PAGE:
We’re relying on thoughtful comments from the community to help expectant parents narrow down their name decisions. Thank you in advance for sharing your insight!
We are expecting our second child in early January and I keep feeling like none of the options we like as standalone names quite fit with a sibset.
Our first child is Greta Alvenell and I honestly love so much about her name. I love that Greta is feminine without frills, easily recognized without being popular, has a straightforward spelling and pronunciation, and also that it doesn’t lend easily to nicknames.
The middle is our loose, creative homage to my grandfather Alvin.
This baby is a surprise so we need boy and girl options.
Names we both agree on but are definitely not exclusively looking at include:
- Duncan, Amos, Angus, Marius, Ansel, and Bram for a boy.
- Beatrix, Marlo, Agnes, Aster, Flora, and Tabitha for a girl.
For a middle something also based on a family name would be nice: Espey, Jean/Gene, Kay, Jon, Elizabeth or Katherine.
Would greatly appreciate any and all suggestions – thank you!
Please read on for my response and leave your thoughtful suggestions in the comments.
Congratulations on your second!
Greta Alvenell is absolutely gorgeous. And as an honor name for Alvin, it’s just perfect. Are you sure you need help?!
Because often it’s when we’ve gotten it just exactly right for our firstborn that naming her sibling feels impossible.
Two things leap out at me.
First, your list feels far more rare, and maybe even a little more daring. Greta feels like a neglected classic, a name that we all know – even if few of us are choosing it for our children. It’s a reliable Top 1000 choice. This time, though, only one of the girls’ names and one of the boys’ appear names in the current US Top 1000. (Though that’s not the only – or even the best – measure of familiarity.) Amos and Flora would be great choices, but I’m not sure if I’d automatically make them the frontrunners.
Second, nickname-proof/easily spelled-pronounced is challenging, and some of these fall a little short. I’d say Duncan, Agnes, and Flora are the names that don’t lend themselves to an automatic/obvious nickname, though even Agnes is often Aggie. More on that below!
A BROTHER FOR GRETA ALVENELL
Let’s start with your current list for boys.
- Bram is one of my favorites, and it meets lots of your criteria. However, it’s very rare in the US. I can imagine it being misheard as Bran by anyone who watched Game of Thrones.
- Marius and Ansel strike me as easy to mis-hear. Maybe it’s because they’re uncommon, or maybe the sounds are just a little too vowel-heavy.
- Angus and Amos feel like possibilities. And yet, I’m not sure if they feel like a match with Greta.
- While Duncan is outside of the US Top 1000, it feels nicely familiar. Like Greta, Duncan has plenty of strong, distinctive sounds.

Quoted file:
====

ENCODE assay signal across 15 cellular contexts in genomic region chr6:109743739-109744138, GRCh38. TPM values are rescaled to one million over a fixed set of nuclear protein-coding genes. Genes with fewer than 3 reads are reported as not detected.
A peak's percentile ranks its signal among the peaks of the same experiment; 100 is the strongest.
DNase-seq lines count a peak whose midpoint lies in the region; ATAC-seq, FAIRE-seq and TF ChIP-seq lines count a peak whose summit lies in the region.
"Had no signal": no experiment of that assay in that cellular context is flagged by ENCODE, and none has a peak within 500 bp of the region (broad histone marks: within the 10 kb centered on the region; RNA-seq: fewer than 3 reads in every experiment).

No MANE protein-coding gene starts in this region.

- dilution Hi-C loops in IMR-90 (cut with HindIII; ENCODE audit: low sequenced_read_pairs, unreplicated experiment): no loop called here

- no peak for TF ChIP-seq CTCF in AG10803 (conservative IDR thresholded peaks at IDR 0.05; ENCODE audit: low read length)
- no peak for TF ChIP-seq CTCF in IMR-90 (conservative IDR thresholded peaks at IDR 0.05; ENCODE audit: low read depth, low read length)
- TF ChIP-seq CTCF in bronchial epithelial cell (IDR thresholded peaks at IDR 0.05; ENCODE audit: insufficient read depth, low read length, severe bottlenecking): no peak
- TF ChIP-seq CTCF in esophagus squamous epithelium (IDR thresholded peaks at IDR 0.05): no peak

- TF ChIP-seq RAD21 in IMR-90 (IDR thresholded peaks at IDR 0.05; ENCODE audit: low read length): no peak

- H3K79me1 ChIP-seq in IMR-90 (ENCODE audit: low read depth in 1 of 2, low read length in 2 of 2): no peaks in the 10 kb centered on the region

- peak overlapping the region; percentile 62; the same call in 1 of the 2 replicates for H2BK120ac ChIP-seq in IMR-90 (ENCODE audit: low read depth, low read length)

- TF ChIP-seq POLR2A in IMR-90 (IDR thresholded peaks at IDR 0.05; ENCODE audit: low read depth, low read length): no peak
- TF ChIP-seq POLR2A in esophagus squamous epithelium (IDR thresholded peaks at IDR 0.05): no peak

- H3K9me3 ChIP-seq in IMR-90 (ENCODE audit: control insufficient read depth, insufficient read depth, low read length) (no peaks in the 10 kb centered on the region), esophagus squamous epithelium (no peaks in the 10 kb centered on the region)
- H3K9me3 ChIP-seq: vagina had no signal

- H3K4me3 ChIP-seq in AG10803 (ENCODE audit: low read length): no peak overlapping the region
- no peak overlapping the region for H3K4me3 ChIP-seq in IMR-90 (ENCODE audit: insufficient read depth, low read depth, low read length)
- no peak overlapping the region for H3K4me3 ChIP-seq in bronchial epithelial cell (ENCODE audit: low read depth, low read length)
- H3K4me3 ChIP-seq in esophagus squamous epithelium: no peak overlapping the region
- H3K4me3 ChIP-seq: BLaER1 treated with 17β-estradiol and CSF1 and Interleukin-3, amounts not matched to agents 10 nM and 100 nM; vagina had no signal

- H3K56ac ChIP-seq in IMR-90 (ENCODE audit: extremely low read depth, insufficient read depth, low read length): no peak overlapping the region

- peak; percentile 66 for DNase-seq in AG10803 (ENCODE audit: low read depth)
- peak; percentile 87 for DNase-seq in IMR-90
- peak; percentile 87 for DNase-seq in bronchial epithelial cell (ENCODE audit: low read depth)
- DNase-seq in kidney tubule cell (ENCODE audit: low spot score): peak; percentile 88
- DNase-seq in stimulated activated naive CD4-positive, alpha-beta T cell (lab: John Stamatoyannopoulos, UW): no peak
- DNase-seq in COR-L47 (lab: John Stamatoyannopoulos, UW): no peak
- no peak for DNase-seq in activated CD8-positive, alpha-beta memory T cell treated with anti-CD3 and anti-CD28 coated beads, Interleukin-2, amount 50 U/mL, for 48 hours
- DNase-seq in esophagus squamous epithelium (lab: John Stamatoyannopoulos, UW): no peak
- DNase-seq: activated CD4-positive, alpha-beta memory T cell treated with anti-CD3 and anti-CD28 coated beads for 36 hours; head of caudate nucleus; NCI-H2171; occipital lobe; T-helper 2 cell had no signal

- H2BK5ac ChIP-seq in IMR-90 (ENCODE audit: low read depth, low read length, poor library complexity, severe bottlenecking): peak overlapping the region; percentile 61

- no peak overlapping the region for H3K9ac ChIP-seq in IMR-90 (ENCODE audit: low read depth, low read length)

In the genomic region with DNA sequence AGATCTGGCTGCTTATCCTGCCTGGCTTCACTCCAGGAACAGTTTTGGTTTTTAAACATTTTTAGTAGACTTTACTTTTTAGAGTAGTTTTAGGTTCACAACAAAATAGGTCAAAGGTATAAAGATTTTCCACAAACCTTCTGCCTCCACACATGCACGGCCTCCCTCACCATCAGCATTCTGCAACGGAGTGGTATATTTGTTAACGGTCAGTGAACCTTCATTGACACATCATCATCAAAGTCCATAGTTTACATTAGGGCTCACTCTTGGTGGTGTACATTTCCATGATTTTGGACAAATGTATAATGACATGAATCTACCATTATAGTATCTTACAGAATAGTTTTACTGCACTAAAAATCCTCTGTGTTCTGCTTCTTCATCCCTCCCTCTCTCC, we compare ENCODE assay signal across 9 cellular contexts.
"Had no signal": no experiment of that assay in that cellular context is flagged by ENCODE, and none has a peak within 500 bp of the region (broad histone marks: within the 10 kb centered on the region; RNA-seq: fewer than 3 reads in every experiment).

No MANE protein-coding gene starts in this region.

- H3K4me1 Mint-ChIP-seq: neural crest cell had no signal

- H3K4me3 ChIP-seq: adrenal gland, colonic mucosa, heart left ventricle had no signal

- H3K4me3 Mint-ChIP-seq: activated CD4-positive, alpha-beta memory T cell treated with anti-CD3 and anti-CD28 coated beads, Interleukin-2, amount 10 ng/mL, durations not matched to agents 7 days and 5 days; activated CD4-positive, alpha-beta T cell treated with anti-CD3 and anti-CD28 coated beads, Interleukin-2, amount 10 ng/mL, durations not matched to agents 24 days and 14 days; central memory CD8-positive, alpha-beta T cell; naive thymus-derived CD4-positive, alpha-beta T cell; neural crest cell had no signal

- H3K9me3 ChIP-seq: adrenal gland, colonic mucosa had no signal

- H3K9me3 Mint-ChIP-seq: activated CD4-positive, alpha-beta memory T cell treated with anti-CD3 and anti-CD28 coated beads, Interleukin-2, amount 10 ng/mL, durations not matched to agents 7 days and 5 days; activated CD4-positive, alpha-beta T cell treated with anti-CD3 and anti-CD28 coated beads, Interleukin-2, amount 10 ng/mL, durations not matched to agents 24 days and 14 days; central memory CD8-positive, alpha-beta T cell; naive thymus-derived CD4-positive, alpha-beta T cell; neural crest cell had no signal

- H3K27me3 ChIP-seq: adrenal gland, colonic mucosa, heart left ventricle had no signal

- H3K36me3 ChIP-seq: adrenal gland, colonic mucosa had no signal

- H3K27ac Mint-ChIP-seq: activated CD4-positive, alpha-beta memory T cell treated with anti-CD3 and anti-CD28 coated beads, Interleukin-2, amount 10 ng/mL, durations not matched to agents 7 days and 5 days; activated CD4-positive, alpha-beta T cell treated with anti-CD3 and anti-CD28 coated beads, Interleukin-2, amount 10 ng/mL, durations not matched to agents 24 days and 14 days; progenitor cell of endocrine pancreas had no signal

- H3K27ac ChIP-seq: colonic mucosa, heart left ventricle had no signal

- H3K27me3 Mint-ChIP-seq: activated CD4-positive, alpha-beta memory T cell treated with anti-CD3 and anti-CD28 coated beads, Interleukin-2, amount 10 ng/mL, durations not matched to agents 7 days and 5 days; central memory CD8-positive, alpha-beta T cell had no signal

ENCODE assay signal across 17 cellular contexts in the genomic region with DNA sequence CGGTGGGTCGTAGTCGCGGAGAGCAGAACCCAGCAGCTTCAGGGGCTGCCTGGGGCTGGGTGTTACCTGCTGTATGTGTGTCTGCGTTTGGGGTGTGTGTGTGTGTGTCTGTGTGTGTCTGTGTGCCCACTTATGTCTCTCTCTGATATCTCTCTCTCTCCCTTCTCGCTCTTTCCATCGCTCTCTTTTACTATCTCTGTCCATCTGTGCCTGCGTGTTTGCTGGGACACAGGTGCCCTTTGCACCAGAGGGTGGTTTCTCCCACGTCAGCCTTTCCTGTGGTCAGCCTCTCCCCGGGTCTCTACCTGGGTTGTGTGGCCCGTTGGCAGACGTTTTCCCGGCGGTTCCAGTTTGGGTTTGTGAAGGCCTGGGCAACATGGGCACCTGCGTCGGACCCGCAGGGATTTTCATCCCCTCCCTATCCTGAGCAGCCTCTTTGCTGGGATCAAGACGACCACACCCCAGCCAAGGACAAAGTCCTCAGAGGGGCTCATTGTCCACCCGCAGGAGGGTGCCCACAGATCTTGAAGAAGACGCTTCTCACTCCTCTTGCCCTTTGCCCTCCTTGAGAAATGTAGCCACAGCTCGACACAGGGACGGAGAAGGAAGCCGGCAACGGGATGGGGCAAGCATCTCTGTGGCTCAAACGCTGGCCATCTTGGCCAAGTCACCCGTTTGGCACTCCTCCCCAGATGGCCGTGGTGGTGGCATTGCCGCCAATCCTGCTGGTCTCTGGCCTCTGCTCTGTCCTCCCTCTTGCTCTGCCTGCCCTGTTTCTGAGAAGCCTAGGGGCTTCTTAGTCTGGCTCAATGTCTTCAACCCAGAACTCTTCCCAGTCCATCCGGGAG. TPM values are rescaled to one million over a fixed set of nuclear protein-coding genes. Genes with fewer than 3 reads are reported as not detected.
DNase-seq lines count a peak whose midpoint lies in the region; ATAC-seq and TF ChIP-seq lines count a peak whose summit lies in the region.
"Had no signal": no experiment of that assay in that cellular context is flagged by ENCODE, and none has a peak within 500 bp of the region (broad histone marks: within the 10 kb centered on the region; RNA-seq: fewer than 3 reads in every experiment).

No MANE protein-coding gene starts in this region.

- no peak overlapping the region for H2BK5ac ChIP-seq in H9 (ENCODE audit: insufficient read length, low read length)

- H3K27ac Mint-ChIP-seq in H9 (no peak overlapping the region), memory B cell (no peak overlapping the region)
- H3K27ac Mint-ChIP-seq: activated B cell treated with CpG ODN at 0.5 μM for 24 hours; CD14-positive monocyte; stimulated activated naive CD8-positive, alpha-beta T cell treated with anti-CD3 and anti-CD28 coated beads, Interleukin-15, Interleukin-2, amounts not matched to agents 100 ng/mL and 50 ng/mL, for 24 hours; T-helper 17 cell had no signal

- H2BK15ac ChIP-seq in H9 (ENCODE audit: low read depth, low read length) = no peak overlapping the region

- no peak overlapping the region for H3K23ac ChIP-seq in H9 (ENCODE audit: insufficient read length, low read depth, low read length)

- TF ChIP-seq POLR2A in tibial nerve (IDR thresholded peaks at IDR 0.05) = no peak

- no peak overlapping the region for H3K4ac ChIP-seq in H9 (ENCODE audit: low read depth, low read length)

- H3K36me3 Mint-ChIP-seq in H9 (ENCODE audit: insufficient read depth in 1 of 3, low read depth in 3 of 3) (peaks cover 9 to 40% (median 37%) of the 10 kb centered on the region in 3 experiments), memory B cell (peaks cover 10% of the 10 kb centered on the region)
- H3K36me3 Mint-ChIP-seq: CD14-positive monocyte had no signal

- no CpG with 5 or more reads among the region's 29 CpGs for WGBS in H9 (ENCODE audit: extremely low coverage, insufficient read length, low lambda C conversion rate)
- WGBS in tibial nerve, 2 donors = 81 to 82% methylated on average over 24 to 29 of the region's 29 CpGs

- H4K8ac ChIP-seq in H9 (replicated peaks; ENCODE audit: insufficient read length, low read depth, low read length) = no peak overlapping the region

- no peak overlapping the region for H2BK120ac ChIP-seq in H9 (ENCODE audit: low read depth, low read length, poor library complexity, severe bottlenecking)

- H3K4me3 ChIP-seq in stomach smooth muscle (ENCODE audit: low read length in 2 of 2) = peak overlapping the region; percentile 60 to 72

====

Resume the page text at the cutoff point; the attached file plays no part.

So from your list, Duncan gets my vote.
I’ll add a few more ideas.
A handsome, traditional choice that has the same sort of vaguely European vibe as Greta.
A short name with a strong sound, Curt could be spelled with a K. So that’s a negative. But Curt – or even Curtis – is one of those names we all know, but seldom hear.
Trading Marius’ M for the D of Duncan somehow makes this name feel a little more mainstream.
Often considered a nickname for Dashiell, Dash ranks in the US Top 1000 – while Dashiell does not. That makes Dash a name with lots of twenty-first century energy, but a feeling that it’s not completely novel.
A nature name, Heath saw some use in the 1960s and 70s, thanks to a popular television character. It’s remained familiar, thanks to figures like the late Heath Ledger.
Are surname names on your radar at all? I like the style of something like Thatcher with Greta. It’s strong, distinctive, and yet familiar, too.
I’m not sure any of these top Duncan, but I really do like the sound of Greta and Conrad.
A SISTER FOR GRETA ALVENELL
Since Beatrice is more popular than Beatrix, I suspect that could be a hassle. Likewise, Marlo will probably be mistaken for the more popular Marlowe.
Aster feels maybe a little out there.
And I’ve yet to meet a Tabitha who wasn’t Tab/Tabby at least some of the time.
That leaves Agnes and Flora. Both are great! Flora is more familiar, though, so I’d put it at the top of my list.
Greta and Flora could be perfect together.
Let’s see if anything else clicks.
With several possible meanings and origins, Alma is a distinctive name that really only has one spelling and pronunciation.
I do love Marlo’s O-ending, which got me thinking about other options. Margot is too popular; that’s even more true for Willow! While there are lots of options, Cleo feels like the best fit with your list.
A brief name with bold style, Faye might be spelled Fay or Fae, but the four-letter version is the most common, by far.
A homespun name that mixes traditional vibes with plenty of warmth, Martha is another one of those names everybody knows, but nobody chooses.
Since Aster is a word name, would you consider a vintage gemstone name, like Opal?
A cousin to Sylvester and Silas, this French form of Sylvia has caught on in the US in recent years.
I love the sound of Greta and Sylvie best of all, but it’s easy to imagine any of these working beautifully for your family.
Maybe Sylvie Jonquil, to play off family name Jon? Or Flora Aspen, since Espey refers to aspen trees in German. (I think! Surnames can be tricky, and if your family is Scottish, it could be something else entirely.) I like Duncan Espey an awful lot, too.